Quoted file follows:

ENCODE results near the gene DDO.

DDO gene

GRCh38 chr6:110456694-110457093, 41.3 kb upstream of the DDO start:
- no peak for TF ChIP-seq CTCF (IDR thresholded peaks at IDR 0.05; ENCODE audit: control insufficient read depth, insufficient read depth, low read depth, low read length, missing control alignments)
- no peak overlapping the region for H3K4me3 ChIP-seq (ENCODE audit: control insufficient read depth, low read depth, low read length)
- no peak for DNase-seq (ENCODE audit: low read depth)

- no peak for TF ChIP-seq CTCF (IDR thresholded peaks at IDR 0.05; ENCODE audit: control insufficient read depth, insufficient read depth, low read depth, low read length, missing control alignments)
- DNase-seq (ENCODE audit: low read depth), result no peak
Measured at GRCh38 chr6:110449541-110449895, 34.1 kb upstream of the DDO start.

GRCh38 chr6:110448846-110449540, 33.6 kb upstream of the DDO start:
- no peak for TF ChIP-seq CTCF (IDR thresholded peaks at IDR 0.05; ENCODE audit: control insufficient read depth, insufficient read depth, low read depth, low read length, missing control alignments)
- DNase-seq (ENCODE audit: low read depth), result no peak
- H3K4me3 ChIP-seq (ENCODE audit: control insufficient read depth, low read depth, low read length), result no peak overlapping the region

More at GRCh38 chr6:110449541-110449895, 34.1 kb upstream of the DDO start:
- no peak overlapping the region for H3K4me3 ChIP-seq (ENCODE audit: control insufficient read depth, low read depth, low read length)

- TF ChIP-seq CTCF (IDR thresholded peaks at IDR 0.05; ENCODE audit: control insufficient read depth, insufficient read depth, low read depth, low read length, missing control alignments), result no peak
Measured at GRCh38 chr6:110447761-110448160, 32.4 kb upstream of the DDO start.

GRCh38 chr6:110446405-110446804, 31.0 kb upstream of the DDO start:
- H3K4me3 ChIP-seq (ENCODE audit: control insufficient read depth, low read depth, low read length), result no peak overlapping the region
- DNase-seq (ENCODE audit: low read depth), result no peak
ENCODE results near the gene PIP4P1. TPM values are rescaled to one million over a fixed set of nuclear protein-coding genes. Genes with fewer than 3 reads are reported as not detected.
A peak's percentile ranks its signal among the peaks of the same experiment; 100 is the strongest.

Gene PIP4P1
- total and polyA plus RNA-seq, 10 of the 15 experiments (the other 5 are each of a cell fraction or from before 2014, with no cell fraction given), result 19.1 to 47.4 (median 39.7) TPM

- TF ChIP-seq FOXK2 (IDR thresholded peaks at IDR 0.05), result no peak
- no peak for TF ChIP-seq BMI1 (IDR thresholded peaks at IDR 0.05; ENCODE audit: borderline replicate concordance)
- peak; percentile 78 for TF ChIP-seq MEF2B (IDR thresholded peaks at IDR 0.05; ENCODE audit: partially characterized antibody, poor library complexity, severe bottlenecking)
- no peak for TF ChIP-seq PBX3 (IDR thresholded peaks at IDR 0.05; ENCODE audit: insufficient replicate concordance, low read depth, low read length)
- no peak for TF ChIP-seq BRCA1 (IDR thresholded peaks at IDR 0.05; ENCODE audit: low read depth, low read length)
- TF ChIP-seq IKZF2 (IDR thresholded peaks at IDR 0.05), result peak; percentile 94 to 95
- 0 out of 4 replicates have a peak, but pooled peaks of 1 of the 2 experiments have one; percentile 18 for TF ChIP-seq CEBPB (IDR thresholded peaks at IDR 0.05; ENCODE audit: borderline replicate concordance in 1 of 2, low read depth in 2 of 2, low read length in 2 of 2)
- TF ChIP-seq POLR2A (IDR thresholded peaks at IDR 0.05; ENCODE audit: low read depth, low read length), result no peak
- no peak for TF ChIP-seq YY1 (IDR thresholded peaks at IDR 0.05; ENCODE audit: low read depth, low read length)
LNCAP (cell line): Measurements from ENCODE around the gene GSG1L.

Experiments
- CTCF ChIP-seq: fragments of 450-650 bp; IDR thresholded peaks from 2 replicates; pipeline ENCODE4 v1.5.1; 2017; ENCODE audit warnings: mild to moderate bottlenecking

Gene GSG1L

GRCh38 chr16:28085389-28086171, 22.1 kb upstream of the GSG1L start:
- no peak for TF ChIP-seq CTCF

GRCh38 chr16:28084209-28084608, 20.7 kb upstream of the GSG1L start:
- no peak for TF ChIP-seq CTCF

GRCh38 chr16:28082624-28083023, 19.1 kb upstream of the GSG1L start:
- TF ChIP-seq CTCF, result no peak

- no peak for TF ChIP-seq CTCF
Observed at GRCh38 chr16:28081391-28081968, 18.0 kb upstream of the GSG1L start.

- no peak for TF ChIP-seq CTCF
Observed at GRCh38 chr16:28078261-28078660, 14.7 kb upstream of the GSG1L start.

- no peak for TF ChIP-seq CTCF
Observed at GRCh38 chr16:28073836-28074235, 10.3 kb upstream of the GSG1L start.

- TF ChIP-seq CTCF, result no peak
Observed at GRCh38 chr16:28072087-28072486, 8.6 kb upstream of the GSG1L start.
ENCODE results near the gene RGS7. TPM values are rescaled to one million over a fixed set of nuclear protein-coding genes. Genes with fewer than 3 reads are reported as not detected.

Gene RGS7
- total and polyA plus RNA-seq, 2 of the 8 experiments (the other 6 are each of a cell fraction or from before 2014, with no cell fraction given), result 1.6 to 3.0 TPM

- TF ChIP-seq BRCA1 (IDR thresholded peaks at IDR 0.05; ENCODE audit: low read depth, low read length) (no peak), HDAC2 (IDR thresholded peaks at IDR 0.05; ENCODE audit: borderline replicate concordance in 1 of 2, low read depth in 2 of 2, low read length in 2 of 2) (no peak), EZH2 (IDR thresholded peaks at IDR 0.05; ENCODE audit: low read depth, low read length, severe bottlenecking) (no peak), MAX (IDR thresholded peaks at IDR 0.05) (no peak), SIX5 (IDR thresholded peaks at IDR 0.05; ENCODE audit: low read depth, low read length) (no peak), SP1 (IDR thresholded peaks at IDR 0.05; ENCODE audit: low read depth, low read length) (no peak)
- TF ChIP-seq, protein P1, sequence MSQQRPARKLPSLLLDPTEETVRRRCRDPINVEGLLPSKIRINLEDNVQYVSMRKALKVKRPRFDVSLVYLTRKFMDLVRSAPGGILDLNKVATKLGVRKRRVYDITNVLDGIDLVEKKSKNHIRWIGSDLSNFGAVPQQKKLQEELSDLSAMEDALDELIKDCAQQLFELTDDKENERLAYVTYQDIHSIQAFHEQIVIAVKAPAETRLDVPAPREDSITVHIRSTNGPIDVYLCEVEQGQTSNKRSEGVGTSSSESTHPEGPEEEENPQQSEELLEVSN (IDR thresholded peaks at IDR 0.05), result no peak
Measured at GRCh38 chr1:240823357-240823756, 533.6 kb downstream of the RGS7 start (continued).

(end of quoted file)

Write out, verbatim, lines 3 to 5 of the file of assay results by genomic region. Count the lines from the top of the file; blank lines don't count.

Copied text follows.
GRCh38 chr6:110456694-110457093, 41.3 kb upstream of the DDO start:
- no peak for TF ChIP-seq CTCF (IDR thresholded peaks at IDR 0.05; ENCODE audit: control insufficient read depth, insufficient read depth, low read depth, low read length, missing control alignments)
- no peak overlapping the region for H3K4me3 ChIP-seq (ENCODE audit: control insufficient read depth, low read depth, low read length)